Debate or Hate?

Debate is a skill that good leaders possess. Debate helps us create better solutions, better relationships, stronger teams, and grow in seeing things from different perspectives.

Each of us can learn to debate effectively – and sometimes we learn how to do something well by understanding the mishaps we need to avoid. Below are five debate mishaps that will harm your ability to effectively influence others through debate.

Mishap #1: Making it personal.

The minute you go after “the person” rather than “the topic” is the minute you have lost your ability to effectively debate. You’ve also likely lost the respect of others in the conversation. How do we make it personal? By judging someone’s character, making sarcastic digs about them as person, downgrading their intelligence based on their opinions, and making passive aggressive comments in a effort to cause hurt.

When you make it personal, you might as well say, “I’m angry because I don’t have the upper hand in this debate. Since I can’t “win,” I’m going to lash out and hurt you.”

Mishap #2: Being emotional.

Debating should be a calm process. You can be passionate, but you must be able to explain your position in a way that makes it easy for the other person to listen to you. Talking loudly, talking over the other person, spitting when you talk, leaving the room angry, interrupting, and crossing your arms all divert the focus from the topic to your anger and frustration.

Mishap #3: Not learning.

Debating isn’t just about getting your opinion out there and believing you are right regardless of the other person’s opinion. That’s arrogance. If we are willing to debate, we should be willing to see the other person’s side of the topic. Why do they think or feel this way?

We know others aren’t interested in truly learning when they interrupt, refuse to listen, only focus on their own responses, and don’t allow the other person to speak.

Mishap #4: Tear down the “enemy.”

STOP IT! The other person is not your enemy. If you don’t like what they stand for, then lift up the advantages of what you stand for. If your plan is better, then discuss the positive attributes of your plan, not the alleged stupidity of the other person’s plan. Poor debaters spend all their energy tearing down or insulting the other person’s view instead of communicating the strengths of theirs. Focusing on your point-of-view’s merits in the face of criticism takes courage. Hurling insults via social media is weak. Build your case instead of downgrading theirs.

Mishap #5: Hate instead of Debate.

I was inspired to write this post due to the social and political hatred we are witnessing each day. It seems that the fine art of healthy debate is gone and instead we just throw shade (LOL, I learned that phrase from my girls). Let us realize that we each have our own belief system. So, let’s allow our beliefs to influence rather than insult.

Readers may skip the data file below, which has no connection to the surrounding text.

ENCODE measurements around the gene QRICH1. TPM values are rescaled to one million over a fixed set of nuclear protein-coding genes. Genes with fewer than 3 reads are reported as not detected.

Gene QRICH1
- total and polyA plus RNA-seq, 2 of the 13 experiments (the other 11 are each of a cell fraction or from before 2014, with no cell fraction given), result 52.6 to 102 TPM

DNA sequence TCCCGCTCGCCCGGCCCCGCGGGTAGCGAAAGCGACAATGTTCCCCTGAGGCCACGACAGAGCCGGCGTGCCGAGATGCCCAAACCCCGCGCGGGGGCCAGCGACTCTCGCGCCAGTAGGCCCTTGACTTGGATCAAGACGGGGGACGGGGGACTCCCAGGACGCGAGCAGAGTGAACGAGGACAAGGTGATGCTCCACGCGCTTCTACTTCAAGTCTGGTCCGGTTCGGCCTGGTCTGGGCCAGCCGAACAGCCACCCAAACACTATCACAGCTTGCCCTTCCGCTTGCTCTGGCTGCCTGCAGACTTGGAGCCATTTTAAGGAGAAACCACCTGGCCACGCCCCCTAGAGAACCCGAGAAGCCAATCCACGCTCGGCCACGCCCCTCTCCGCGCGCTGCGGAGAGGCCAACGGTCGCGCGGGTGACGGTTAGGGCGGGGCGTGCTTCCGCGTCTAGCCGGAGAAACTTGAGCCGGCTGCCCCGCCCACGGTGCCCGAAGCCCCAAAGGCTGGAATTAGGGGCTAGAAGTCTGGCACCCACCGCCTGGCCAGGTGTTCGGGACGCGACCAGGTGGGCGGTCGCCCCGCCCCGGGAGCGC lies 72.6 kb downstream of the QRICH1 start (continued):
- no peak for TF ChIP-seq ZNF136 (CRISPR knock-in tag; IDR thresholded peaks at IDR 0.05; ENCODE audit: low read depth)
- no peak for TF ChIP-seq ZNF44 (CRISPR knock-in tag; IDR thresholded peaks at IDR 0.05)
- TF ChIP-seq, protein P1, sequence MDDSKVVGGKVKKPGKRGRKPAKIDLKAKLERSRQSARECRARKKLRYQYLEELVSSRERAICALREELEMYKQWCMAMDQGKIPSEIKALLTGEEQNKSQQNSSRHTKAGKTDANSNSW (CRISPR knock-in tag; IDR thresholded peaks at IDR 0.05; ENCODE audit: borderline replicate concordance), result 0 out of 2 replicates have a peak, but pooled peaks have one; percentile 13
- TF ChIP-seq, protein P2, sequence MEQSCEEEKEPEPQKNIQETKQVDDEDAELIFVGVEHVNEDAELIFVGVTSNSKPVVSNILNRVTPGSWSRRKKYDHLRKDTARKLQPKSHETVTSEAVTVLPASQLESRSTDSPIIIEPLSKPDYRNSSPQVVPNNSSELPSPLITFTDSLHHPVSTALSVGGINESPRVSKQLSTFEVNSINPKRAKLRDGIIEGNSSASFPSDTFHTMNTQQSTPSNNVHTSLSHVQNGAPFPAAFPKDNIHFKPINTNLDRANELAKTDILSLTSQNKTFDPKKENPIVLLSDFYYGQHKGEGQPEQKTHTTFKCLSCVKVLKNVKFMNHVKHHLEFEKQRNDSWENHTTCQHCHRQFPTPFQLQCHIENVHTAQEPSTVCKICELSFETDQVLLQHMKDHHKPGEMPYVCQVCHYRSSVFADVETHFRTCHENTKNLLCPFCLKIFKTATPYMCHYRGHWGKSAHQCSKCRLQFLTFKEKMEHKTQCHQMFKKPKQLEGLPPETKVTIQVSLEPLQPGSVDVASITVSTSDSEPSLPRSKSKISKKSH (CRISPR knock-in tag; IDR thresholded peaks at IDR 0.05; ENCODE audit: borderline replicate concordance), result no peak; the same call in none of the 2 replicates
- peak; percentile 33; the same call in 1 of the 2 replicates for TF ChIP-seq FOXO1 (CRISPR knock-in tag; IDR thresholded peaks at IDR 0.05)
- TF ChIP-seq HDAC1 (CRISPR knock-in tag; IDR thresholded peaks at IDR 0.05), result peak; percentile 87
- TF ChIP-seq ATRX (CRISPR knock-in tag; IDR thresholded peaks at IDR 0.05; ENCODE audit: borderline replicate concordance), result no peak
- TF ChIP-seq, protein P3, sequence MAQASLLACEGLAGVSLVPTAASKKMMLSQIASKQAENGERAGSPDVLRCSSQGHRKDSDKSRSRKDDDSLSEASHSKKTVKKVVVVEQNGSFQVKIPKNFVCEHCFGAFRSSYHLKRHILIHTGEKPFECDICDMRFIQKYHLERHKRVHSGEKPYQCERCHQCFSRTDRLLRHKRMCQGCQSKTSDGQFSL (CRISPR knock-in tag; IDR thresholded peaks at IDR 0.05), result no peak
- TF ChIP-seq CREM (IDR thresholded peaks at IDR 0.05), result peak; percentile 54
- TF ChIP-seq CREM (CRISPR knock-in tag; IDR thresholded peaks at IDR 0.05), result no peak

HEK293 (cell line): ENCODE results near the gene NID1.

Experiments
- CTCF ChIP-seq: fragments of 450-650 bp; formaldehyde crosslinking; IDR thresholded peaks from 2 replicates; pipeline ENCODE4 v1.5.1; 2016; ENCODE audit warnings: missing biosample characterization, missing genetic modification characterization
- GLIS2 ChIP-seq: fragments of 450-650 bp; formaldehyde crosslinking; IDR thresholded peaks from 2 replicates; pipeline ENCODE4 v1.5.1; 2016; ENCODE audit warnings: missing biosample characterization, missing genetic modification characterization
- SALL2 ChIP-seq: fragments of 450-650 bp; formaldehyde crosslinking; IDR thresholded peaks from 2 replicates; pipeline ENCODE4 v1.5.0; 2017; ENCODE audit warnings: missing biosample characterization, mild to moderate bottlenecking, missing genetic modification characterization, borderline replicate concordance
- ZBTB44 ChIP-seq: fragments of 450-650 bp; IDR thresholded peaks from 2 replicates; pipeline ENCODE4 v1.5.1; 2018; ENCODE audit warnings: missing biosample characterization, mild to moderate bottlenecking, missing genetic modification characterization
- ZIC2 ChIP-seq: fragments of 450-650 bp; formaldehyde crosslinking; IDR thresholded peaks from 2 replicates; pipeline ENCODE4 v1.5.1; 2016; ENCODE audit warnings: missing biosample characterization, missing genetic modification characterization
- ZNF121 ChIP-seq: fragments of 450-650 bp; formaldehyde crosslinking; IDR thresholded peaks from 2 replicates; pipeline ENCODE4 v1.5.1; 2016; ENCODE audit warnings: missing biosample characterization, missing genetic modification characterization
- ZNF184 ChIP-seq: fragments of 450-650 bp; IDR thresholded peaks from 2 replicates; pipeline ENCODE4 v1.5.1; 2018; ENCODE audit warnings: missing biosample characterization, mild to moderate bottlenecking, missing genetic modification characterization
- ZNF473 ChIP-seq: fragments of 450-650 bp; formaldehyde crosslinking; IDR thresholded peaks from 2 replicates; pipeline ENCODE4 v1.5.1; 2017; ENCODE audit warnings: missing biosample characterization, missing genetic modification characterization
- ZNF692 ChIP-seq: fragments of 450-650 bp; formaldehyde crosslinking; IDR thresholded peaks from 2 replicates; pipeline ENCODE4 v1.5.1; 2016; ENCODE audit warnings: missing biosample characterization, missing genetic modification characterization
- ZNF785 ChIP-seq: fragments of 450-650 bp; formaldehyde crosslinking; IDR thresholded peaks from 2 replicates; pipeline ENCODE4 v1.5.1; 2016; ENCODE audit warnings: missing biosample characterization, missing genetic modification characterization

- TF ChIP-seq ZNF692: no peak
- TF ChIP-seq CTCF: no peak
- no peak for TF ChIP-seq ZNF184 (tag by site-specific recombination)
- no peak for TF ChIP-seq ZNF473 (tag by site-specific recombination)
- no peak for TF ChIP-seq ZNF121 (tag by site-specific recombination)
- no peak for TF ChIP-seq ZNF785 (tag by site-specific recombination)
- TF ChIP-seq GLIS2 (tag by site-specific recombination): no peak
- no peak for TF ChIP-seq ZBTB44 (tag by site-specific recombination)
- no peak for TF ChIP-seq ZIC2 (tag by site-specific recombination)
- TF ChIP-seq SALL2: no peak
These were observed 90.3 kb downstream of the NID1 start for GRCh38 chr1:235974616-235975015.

Debate instead of hate, and you may find yourself growing into a person of influence.

Silos. Turf wars. Unhealthy competition. They’re present at some level in nearly every organization, regardless of their size. And they drive us crazy! They slow progress, prevent teamwork, and build distrust between leaders and teams, yet most of us have come to accept dealing with these roadblocks and frustrations as an unpleasant but necessary part of the job.

In reality, just because silos and turf wars exist doesn’t mean we can’t work to break down those barriers and begin working with, rather than against, other departments throughout our organizations. Here are four actions I’ve found that can help foster collaboration between teams and departments. (more…)

“It isn’t about who is ‘for’ or ‘against’ you, it’s about who you are for.” – Andy Stanley

This is a great quote! Why? Because it alludes to the “politics trap” that many leaders get caught up in as their influence increases. When we succumb to politics, we worry more about who’s on our side, who’s on the other side, how we can get our idea to win, how we need to position ourselves, and so on. Focusing on who’s for or against us takes our attention away from the important things, like how we can do a better job leading our people. In addition to that, it’s pretty self-centered to waste time wondering about who’s for us!

Take a moment to reflect on how you view the people around you. Do you spend more time thinking about who’s for you or against you, or do you focus your energy on serving and growing your people? People will be for you if you are first for them.

I married my basketball coach’s son. Yes, while this makes for a fun, juicy love story it isn’t my leadership message for today. I do, however, want you to see how close I am to the coaching world. I live in a coaching family, I was a coach, and I was a player who was coached from elementary school through my college years. As a parent, I have enjoyed being a spectator for my children’s sports, and I enjoy observing the relationship between a player and their coach.

I have always been amazed by the balancing act that is associated with the career of coaching other people’s kids. Right or wrong, there are 3 P’s that influence a coach’s world:

Players, Politics and Parents.

I think we’d all agree that the players should be the No.1 focus for the coach. Adding pressure and competing with this focus are the politics of who makes the team and who gets cut; who starts and who sits the bench; the win loss record; grades, practice time, and commitment levels, and so on. Then, yes, I’ve saved the best for last: the parents. Well, I am one, so I figure it’s politically safe for me to open this can! (more…)